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Ants - #1 Pest in Schools Webinar Report

Thank you for attending the Stop School Pest and iPestManager webinar broadcast on May 10, 2016, a part of the School IPM Webinar series hosted by EPA’s Center of Expertise for School IPM. 

On this page:


  • Dawn Gouge, Ph.D., Urban Entomologist, University of Arizona
  • Lawrence 'Fudd' Graham, Ph.D., Entomologist, Auburn University
  • Dan Suiter, Ph.D., Entomologist, University of Georgia
  • Fred Remelius, Director of Operations, Upper Merion County (PA) School District

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Questions and Answers

General Questions

The questions below were posed by the webinar participants. The responses may have been refined by the presenters following the webinar for clarification or to include additional resources.

  1. Will the presentation be available for download? Where?

    A recording of the webinar is available hereExit.

Ant-Specific Questions

  1. Are ants emitters of any substances that affect air quality? If so, will the contents trigger asthma in children?

    (D. Gouge) Many insects produce allergens that can contribute to problems for students. However, I am not aware of any issues with fire ants. Their stings can cause allergic reactions, but I am not aware of any IAQ concerns.

    (F. Graham and D. Suiter) We are not aware of any IAQ issues either. You should be more concerned with the venomous stings of fire ants and angel needle ants.

  2. How big are Carpenter ants and are all the same size?

    (D. Suiter) Carpenter ants are polymorphic, meaning they come in many sizes. A small worker ant is about ¼ inch, while a large worker ant might be ½ inch long.

  3. Can you reliably identify ants from smell?

    (D. Gouge) Yes. Odorous house ants, when crushed, have a delicious coconut smell like a pina colada. That is the one ant that I am personally able to identify. Sometimes I see these ants trailing outside, and from their behavior and their general appearance, I am fairly certain that they are odorous house ants. I crush one with my fingertips and sniff my hand. People may look at you oddly when you do that, but I get a shot to the brain – like I am on a beach drinking a pina colada - for just a moment. Other people can identify some other ants with a citrus-like smell, but this is one most reliable for me.

  4. Do fire ants pose a threat, other than just a painful sting, to students?

    (F. Graham) Yes, some students are highly allergic to fire ant stings. In Corpus Christi TX, there was a football player that knelt down on a fire ant mound during a game and was stung so many times that he went into anaphylactic shock and passed away two days later. That is one reason why we like to keep fire ants off school fields. Also, fire ants are able to deliver multiple stings.

  5. How far can winged fire ants disperse?

    (F. Graham) Fire ants can fly up to 3 or 4 miles, but they are pretty spent by the time they get to their destination. If they get up into the air and get caught up in wind currents, they can go several miles with no problem. So, even if you do a good job keeping ants out of your school yard, you can get infested very quickly with ants from nearby pastures, home lawns, or roadsides.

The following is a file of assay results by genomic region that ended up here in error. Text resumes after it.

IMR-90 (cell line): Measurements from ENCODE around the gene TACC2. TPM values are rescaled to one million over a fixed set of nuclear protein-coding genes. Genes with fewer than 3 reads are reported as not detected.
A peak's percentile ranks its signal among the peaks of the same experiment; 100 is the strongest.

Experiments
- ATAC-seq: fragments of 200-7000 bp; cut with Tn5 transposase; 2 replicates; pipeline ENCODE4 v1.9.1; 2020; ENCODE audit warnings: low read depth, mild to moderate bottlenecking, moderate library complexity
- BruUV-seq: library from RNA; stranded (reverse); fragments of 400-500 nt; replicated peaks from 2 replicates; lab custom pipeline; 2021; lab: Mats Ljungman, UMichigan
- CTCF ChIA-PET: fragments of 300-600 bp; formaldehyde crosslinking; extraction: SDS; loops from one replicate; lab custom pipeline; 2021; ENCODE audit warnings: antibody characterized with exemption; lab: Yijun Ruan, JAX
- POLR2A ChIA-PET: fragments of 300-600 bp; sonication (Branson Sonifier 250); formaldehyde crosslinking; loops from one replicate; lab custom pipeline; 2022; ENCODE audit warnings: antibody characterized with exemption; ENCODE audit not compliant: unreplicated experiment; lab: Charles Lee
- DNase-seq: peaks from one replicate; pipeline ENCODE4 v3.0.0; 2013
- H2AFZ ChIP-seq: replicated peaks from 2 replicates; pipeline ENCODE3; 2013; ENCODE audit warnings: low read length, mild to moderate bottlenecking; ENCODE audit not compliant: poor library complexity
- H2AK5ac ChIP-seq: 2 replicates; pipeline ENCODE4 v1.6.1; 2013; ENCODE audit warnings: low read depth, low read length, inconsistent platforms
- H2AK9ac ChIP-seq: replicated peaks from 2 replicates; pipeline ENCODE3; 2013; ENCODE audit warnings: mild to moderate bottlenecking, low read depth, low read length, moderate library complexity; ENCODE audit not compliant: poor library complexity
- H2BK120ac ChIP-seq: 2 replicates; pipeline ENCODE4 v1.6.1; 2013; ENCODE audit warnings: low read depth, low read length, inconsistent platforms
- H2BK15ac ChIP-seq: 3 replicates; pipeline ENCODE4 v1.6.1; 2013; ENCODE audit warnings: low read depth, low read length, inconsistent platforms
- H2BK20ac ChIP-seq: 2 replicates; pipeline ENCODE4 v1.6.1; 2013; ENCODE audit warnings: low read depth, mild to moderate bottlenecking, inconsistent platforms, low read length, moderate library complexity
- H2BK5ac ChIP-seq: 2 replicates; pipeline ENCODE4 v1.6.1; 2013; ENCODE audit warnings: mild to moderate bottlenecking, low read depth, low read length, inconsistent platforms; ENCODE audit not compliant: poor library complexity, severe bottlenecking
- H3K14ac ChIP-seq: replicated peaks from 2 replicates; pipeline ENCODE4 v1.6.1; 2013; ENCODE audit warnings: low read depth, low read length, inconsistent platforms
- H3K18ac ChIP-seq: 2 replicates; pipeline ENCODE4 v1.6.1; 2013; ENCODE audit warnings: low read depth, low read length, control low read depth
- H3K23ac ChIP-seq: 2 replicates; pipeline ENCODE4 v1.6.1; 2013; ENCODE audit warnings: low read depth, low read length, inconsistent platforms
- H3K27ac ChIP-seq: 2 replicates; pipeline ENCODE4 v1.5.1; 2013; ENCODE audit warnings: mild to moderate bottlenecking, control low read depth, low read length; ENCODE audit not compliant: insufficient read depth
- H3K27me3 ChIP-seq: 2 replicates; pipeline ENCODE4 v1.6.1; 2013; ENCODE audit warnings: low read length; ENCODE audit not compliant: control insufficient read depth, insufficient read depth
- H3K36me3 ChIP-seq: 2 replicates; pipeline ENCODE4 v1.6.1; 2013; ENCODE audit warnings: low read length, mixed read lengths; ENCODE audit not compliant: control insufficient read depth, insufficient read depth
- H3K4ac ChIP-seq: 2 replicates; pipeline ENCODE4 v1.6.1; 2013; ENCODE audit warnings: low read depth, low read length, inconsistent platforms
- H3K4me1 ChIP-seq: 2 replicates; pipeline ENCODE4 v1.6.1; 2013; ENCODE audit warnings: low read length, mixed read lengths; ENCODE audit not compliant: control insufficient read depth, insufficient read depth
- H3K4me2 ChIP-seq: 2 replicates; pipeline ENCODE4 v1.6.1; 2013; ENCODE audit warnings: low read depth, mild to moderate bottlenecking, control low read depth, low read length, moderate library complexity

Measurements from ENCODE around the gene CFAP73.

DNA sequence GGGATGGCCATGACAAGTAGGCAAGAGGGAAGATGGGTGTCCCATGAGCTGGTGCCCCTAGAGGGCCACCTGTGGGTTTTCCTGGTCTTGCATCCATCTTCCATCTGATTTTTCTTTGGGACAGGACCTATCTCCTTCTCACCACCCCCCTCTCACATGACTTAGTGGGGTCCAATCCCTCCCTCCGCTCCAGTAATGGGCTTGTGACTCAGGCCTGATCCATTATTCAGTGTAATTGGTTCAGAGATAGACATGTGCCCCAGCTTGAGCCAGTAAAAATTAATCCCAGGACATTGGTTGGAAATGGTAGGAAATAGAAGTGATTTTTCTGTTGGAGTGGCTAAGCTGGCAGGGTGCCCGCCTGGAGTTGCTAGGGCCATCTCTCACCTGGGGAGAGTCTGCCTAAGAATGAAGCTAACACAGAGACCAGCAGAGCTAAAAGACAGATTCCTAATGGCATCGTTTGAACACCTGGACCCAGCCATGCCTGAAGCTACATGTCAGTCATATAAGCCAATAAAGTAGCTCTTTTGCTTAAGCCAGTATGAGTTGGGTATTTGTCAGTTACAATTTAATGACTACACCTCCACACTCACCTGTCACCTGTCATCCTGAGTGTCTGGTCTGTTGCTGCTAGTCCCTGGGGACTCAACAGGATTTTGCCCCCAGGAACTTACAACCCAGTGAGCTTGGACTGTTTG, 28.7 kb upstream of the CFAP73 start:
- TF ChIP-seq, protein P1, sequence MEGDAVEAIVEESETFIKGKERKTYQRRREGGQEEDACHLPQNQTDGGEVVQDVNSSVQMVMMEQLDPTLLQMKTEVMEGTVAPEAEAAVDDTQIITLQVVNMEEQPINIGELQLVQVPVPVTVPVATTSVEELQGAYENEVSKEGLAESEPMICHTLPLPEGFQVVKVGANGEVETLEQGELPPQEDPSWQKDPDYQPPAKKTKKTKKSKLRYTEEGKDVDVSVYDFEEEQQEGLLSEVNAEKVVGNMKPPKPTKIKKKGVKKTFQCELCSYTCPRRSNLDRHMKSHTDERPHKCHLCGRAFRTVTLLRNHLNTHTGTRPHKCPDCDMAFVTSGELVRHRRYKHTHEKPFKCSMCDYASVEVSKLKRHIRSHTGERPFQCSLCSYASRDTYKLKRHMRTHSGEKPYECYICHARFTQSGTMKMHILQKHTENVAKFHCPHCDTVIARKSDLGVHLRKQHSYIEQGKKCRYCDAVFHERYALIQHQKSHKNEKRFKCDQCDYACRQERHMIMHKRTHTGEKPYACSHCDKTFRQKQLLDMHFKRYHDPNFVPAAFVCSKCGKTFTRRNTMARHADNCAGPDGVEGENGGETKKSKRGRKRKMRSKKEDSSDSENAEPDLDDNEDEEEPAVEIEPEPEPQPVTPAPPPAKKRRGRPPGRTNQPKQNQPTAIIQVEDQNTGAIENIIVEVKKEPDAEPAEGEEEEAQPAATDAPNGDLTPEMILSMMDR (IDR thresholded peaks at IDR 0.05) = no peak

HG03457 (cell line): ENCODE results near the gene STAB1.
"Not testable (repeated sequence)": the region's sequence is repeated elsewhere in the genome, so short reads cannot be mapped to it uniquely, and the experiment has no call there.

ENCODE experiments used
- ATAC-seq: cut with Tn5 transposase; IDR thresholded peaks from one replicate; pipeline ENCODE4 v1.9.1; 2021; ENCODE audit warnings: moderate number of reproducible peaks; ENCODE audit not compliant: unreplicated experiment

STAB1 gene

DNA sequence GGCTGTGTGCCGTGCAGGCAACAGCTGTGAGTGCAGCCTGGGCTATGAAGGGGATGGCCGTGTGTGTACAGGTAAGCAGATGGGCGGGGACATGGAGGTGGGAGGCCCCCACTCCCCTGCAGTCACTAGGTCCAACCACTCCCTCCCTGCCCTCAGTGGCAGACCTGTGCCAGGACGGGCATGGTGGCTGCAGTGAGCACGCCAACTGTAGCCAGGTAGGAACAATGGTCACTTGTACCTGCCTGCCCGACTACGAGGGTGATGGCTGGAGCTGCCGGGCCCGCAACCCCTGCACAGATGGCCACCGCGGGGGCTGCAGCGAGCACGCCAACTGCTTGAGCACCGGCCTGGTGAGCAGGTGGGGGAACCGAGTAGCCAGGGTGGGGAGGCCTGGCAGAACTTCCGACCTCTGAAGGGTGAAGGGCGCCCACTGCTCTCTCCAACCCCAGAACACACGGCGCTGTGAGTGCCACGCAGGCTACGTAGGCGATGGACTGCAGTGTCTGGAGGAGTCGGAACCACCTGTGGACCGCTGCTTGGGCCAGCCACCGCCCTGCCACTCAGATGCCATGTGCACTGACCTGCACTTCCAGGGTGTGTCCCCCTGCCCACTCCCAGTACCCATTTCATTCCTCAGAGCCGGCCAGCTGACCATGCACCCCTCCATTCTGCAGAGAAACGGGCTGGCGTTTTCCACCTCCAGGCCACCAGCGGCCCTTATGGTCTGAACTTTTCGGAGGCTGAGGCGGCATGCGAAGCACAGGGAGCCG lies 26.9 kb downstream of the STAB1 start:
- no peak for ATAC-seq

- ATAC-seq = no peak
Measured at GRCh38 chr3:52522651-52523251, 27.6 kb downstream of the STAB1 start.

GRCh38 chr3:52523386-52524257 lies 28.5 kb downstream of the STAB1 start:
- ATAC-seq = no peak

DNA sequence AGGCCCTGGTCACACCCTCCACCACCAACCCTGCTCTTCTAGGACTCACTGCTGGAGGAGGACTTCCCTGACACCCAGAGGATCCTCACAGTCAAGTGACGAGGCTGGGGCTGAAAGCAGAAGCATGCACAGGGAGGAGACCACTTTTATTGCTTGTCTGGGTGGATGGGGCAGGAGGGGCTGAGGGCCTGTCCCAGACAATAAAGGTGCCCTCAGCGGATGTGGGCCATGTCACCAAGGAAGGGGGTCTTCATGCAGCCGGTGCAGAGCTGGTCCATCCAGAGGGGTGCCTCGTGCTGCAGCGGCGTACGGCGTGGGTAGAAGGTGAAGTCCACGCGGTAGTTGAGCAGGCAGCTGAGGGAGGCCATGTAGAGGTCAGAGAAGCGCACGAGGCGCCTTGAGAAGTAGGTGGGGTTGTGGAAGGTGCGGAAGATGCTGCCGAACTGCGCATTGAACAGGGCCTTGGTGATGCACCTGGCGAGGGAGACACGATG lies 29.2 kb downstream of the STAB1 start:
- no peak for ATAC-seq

6. How do you control those little ants that you find in houses? (Question was from a Kentucky resident)

    (D. Suiter)  Because it depends on which little ants we are talking about, I’d be guessing. I have little rover ants in my home that are associated with sink areas.  I would suggest that they are rover ants which is a tiny (1/16” in long) monomorphic ant (all the workers are the same size). It is an invasive ant that came into the Louisiana area in the 1970’s and has spread throughout most of the southeast. Years ago, we did not have it in Georgia, but it is all over Atlanta now and moving north. It could now be in Kentucky. 

    It could also be the odorous house ant that Dr. Gouge mentioned. It has a real peculiar smell to it. I think it smells like suntan lotion – right up there with a pina colada. I do not think Argentine ants made it that far north.

    A good general control strategy for ants like that are the gel baits, like Combat® Ant Gel, that you can get over-the-counter. Some of the Combat® Bait Stations also work fairly well. A lot of times, these ants nest outside but will forage indoors. If you track them to the outside, you can remove the colony and not have to do a lot inside. There is no need to ever spray (a pesticide) indoors for ants - so put away the spray can. Baits are the way to go.

  7. How did imported fire ants get into the US and how long have they been here?

    (F. Graham) There are two species of imported fire ants in the US - the red imported fire ant and black imported fire ant. The black imported fire ant came to Mobile, Alabama about 1918. The red imported fire ant came to the same port between 1930 and 1940.  We think they came on ships from South America either with fruit they were carrying or ballast in the bottom of the ships. The fire ants were moved ashore as the ships were emptied.

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Upcoming School IPM Webinars

We welcome your participation in our upcoming webinars and ask you to encourage your peers to attend. These presentations are geared specifically to school and school district facility managers, buildings and grounds managers and staff, childcare facility managers, and school IPM practitioners. School nurses, school administrators, health officials, and pest management professionals are welcome to attend.

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